A week on the Pacific Coast

As I reflect upon our group’s experience in Los Angeles with the COSEE- West Ocean Observing Systems Workshop, a couple of highlights emerge.

First, as a land-locked Coloradoan, I am always surprised by the vastness of the Pacific Ocean no matter how many times I see it.  As a biologist, I am fascinated by the complex ecosystems under that expanse of water.  We definitely had the chance to glimpse a bit of the interesting life forms.

Here is a brief list of some of the most fascinating:

  • Kelp- lots of it!  It is always neat to see the flotation bladders up close and personal.
  • Dolphins- We went through a pod of about 100 some with babies.  The babies swim directly beside the mom, using her slipstream to draft off of.
  • Giant starfish and other great marine invertebrates.- fascinating adaptations!
  • Seals and sea lions in rehabilitation at the Marine Mammal Rescue Center.
  • Brown pelicans at the Bird Rescue Center- fishing line survivors.
  • Humans- they were plentiful all over the LA area!

Second,  we had the opportunity to hear from a number of scientists about their research. ROVs (Remote Operated Vehicles) are becoming a sophisticated tool for understanding parts of the ocean previously unexplored.  At the Ocean Institute, we also had the chance to modify and drive our own ROVs.  It is true, we need more video gaming experience in order to be better drivers!  The presentation about the TOPP program (Tagging of Pacific Predators. www.topp.org) also reminded me that there is so much we don’t know about how large animals travel and use the Pacific Ocean.  Finally, at the Jet Propulsion Lab/ NASA, we saw the future of Mars Exploration, Curiosity, being built.  While the current Mars rovers are the size of VW bugs, Curiosity is a beast the size of a SUV.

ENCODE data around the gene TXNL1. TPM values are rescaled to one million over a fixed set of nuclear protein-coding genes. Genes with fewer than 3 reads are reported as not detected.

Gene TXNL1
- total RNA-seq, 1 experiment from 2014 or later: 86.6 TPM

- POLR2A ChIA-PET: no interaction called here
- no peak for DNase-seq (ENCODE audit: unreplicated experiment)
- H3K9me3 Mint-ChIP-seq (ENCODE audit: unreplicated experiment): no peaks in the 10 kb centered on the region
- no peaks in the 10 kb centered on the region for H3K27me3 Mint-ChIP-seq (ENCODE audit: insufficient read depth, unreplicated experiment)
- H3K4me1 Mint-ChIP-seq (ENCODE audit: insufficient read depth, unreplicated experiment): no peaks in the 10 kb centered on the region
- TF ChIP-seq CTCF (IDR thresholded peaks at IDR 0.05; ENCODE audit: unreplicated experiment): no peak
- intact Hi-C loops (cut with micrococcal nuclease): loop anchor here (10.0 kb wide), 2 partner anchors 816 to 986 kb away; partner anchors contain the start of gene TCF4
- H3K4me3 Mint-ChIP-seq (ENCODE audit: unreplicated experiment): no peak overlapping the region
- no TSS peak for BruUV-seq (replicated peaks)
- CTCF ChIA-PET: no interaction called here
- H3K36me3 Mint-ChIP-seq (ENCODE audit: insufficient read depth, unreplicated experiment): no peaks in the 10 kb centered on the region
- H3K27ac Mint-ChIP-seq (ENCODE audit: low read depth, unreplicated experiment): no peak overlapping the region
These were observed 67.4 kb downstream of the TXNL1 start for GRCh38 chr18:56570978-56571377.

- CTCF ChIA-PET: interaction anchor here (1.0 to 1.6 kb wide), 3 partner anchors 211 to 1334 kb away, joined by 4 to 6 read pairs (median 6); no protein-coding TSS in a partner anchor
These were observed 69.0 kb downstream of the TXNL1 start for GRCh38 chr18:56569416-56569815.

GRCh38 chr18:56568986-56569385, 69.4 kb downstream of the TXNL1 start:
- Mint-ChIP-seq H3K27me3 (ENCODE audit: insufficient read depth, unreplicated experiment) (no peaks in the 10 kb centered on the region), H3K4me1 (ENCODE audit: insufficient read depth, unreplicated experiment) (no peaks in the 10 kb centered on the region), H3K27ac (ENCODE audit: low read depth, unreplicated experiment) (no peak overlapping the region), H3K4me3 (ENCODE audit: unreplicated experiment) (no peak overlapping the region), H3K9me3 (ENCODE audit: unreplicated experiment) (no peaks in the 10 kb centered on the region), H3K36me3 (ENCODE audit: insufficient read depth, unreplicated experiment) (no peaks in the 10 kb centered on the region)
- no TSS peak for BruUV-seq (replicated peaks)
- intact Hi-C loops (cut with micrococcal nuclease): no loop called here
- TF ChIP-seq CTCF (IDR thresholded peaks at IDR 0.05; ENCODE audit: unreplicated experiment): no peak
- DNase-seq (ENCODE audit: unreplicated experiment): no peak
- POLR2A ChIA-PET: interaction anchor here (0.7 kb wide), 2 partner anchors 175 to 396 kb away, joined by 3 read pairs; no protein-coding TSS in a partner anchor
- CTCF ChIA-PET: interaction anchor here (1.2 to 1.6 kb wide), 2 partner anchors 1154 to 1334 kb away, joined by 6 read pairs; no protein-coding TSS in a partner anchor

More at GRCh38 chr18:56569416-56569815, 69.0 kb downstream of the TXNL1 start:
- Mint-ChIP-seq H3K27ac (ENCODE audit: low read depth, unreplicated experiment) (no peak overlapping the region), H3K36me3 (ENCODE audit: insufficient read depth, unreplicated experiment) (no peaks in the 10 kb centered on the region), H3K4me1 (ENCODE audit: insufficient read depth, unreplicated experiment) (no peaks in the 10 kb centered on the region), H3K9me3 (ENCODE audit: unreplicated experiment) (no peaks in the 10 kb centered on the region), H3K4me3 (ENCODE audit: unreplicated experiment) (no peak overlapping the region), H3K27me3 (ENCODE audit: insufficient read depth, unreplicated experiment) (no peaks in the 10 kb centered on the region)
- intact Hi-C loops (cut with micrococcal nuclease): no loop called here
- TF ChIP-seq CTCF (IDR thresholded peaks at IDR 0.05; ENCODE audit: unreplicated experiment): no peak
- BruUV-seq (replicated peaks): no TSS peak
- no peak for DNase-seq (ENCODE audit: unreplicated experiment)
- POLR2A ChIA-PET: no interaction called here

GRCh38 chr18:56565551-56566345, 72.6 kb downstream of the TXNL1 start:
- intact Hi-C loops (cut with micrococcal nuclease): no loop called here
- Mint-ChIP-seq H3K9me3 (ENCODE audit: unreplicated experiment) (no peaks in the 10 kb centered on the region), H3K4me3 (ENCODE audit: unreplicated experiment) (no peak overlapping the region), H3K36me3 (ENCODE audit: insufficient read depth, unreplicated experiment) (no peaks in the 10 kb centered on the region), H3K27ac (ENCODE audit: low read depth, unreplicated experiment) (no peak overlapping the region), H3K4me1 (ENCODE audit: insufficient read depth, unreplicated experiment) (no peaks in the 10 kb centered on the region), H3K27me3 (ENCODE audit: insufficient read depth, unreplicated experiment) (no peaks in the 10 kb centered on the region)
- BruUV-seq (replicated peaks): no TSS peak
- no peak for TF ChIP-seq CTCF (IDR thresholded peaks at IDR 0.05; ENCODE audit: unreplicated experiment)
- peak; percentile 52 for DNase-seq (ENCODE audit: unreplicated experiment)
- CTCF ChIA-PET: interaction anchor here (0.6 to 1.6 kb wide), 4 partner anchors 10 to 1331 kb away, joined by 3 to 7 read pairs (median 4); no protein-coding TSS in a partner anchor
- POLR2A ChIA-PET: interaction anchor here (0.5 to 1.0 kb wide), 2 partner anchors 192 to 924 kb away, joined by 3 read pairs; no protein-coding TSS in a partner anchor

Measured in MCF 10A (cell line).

Finally, collaborating with teachers from other schools and Colorado and California led to many thoughtful discussions about the role of Marine Science in the classroom.  I, for one, am looking forward to incorporating more Ocean Literacy into my science classroom.   I am also thrilled to introduce my students to many more scientific opportunities and careers as a result of this week.